The cloud-based storage incumbent said the acquisition would enhance its ability to provide more solutions specifically tailored to various industries. Last year the company launched Box for Industries, a collection of Box offerings tailored to a range of niche verticals.

Box chief executive Aaron Levie discussed some of the drivers for the acquisition on the company’s blog, and hinted at where the next Box for Industries solutions might appear: “We’re finding that nearly every industry is experiencing information-driven transformation in unique ways, and the acquisition of Verold will allow us to go even farther than ever imagined.”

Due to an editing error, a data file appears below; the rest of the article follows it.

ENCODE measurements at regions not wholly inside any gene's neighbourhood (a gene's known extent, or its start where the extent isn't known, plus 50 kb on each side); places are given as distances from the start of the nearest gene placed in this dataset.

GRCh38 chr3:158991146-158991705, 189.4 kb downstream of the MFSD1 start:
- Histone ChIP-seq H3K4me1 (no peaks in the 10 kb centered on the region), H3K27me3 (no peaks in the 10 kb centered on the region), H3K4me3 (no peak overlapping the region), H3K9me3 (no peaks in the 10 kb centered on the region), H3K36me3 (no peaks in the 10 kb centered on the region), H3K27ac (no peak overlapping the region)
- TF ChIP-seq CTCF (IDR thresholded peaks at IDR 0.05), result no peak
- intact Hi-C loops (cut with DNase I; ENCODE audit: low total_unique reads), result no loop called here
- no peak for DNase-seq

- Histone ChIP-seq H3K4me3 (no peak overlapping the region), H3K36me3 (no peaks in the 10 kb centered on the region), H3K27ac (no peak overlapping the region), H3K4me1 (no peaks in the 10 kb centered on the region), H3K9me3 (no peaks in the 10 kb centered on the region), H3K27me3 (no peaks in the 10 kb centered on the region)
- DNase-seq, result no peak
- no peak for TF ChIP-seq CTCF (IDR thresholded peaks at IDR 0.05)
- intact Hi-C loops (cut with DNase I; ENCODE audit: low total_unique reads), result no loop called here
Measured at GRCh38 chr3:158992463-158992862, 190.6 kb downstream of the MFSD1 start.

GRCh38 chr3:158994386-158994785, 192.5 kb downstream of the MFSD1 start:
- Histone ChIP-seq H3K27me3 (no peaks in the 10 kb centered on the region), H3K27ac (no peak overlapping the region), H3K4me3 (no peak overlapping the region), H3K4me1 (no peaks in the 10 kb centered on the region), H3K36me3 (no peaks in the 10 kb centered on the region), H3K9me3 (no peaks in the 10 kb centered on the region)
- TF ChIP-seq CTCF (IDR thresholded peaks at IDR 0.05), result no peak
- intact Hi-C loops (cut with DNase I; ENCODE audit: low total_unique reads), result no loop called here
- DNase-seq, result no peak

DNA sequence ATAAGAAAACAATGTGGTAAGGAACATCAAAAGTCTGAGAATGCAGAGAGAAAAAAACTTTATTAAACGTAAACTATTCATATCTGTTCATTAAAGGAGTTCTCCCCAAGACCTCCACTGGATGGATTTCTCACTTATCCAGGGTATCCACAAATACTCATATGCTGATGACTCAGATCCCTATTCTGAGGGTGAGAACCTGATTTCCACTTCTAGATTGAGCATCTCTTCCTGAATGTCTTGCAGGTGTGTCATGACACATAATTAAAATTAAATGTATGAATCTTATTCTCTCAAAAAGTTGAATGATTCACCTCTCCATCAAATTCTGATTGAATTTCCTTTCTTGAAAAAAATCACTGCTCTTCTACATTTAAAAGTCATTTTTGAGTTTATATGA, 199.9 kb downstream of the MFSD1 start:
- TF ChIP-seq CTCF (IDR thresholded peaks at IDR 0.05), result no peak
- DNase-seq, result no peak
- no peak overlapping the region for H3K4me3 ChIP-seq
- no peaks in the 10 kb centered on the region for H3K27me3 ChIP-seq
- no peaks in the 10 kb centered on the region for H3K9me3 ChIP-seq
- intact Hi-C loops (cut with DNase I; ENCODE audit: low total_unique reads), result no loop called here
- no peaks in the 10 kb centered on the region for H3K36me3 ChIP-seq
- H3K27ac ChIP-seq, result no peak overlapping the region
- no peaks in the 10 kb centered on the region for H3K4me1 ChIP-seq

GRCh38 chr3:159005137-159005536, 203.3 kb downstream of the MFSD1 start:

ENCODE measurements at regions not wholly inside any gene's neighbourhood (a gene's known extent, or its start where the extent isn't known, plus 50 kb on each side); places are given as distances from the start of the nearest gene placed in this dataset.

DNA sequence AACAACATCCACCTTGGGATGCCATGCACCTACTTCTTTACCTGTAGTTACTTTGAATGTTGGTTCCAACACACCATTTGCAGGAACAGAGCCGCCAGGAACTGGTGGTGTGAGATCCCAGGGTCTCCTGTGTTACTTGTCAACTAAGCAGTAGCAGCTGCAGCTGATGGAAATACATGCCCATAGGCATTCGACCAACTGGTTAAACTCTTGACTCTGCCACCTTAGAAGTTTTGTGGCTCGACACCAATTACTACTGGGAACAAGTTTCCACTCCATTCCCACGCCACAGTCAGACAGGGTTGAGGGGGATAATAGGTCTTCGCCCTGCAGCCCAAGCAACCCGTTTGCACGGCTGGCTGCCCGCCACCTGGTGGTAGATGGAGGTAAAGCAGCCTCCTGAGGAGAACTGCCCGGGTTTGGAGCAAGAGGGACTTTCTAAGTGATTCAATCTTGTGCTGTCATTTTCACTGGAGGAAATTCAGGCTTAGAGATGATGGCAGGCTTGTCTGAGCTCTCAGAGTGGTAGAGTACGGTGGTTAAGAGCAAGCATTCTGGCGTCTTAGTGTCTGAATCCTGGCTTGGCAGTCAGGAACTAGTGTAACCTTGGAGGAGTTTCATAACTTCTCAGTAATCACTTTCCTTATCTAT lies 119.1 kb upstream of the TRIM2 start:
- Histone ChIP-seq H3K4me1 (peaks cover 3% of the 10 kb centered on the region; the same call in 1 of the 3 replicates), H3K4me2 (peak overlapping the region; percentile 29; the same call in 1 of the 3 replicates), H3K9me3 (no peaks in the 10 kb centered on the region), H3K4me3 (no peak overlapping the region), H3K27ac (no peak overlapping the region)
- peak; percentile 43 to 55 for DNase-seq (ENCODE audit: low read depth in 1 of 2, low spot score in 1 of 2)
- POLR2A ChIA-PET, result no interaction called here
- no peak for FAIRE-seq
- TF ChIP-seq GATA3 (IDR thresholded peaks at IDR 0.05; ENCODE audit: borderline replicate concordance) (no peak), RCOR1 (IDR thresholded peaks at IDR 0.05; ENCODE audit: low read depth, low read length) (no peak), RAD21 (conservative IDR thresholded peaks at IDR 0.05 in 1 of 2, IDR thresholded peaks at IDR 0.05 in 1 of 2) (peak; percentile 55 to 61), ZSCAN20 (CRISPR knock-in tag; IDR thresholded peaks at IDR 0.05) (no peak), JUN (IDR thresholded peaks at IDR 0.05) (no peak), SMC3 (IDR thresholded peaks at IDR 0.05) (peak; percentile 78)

“Take for example a commercial construction contractor, faced with the challenge of collaborating on multiple projects at once with partners and contractors, or previewing detailed design drawings when in the field. Or an athletic wear retailer tasked with delivering the latest product design iterations across geographically dispersed teams. Being able to perform these workflows, right from a web browser, without having to download any additional software is a game-changing proposition in many industries,” he said.

The move comes just one month after Box’s latest acquisition. It recently purchased Subspace, a mobile security startup, for an undisclosed sum.